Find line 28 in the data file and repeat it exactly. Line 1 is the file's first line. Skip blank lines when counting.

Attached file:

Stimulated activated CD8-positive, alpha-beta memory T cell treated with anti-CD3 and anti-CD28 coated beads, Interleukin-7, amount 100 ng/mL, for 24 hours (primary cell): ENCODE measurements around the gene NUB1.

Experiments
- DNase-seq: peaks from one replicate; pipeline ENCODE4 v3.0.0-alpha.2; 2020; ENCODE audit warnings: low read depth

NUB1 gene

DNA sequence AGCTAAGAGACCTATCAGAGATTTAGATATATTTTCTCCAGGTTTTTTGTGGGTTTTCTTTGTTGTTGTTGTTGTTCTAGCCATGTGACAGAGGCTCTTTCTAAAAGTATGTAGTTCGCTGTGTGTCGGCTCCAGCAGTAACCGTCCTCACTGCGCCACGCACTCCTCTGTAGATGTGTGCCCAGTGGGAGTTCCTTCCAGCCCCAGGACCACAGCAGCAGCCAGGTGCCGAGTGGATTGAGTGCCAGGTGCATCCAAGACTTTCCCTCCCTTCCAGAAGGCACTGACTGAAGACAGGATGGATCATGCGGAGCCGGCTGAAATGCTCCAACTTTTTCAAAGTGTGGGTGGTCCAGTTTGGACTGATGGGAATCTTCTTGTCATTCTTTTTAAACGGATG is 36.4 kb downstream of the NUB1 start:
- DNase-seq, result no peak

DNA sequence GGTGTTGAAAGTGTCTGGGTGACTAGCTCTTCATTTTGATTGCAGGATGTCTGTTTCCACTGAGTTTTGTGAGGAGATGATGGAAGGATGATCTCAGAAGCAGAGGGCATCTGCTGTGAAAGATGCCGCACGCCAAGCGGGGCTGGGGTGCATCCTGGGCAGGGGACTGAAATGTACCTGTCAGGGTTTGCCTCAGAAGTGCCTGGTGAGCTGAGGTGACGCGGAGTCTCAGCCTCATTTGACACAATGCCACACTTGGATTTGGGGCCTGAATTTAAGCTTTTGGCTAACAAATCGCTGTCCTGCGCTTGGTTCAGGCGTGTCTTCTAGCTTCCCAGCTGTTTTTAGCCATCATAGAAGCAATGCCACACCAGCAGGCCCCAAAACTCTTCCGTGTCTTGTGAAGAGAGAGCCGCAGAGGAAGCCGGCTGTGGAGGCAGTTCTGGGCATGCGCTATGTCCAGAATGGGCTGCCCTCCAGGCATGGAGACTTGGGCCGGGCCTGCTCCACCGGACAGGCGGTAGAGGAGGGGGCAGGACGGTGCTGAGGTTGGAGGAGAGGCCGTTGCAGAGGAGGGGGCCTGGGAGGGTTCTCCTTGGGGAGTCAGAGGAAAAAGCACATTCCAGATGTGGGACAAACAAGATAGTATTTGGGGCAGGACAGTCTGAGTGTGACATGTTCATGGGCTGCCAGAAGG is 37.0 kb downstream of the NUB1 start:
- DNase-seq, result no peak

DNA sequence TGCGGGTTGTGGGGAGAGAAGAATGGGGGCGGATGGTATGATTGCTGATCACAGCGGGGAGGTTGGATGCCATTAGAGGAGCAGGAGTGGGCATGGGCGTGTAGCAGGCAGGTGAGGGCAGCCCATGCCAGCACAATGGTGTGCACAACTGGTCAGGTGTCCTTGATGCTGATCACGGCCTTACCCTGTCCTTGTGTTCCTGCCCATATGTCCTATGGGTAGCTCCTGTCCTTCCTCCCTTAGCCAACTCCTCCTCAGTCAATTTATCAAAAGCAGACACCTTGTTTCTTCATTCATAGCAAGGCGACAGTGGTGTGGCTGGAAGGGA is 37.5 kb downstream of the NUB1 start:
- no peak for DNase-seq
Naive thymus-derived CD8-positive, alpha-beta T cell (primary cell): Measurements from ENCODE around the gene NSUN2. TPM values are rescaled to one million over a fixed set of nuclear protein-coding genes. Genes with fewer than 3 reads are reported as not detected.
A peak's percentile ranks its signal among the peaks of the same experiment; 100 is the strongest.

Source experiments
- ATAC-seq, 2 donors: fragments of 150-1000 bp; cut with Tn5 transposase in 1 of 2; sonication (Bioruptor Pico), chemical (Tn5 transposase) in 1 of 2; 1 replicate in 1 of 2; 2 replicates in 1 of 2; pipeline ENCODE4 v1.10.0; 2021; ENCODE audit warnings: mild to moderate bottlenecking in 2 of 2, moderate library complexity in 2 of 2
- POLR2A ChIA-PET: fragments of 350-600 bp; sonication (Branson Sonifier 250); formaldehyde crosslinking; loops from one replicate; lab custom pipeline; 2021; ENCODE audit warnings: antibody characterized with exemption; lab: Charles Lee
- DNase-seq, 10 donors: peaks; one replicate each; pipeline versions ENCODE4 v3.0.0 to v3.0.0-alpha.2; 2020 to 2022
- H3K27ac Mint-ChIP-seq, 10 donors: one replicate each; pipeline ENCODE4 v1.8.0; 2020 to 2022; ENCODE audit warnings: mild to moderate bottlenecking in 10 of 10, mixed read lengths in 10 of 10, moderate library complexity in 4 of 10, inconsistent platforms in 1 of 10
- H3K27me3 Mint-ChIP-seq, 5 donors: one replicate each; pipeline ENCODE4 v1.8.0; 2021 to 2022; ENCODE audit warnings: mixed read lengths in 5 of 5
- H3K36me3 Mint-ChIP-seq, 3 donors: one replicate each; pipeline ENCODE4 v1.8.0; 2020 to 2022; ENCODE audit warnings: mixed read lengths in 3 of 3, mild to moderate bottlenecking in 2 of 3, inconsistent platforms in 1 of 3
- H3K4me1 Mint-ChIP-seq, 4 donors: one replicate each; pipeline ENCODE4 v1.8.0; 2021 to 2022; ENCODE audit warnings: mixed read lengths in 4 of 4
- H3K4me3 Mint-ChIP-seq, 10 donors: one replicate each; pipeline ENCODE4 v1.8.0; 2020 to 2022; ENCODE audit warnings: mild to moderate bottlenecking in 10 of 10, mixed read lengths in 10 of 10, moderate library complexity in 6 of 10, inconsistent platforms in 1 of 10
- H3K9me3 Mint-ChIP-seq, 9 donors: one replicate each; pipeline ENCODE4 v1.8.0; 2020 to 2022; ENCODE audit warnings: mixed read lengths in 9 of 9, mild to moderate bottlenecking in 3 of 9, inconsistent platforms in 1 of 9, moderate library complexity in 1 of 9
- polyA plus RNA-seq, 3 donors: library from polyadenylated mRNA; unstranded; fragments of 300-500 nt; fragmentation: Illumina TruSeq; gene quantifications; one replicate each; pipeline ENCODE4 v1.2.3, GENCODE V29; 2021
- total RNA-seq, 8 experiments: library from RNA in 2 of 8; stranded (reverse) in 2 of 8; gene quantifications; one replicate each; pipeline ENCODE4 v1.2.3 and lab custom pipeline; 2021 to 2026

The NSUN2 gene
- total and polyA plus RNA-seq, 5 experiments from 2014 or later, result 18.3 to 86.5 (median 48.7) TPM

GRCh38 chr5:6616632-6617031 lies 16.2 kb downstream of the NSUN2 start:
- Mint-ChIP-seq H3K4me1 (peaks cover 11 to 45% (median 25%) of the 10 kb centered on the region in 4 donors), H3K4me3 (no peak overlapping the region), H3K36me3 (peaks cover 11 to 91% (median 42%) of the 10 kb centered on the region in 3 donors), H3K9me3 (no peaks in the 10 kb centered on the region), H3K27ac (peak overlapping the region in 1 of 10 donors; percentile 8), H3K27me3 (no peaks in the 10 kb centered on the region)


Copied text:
- Mint-ChIP-seq H3K4me1 (peaks cover 11 to 45% (median 25%) of the 10 kb centered on the region in 4 donors), H3K4me3 (no peak overlapping the region), H3K36me3 (peaks cover 11 to 91% (median 42%) of the 10 kb centered on the region in 3 donors), H3K9me3 (no peaks in the 10 kb centered on the region), H3K27ac (peak overlapping the region in 1 of 10 donors; percentile 8), H3K27me3 (no peaks in the 10 kb centered on the region)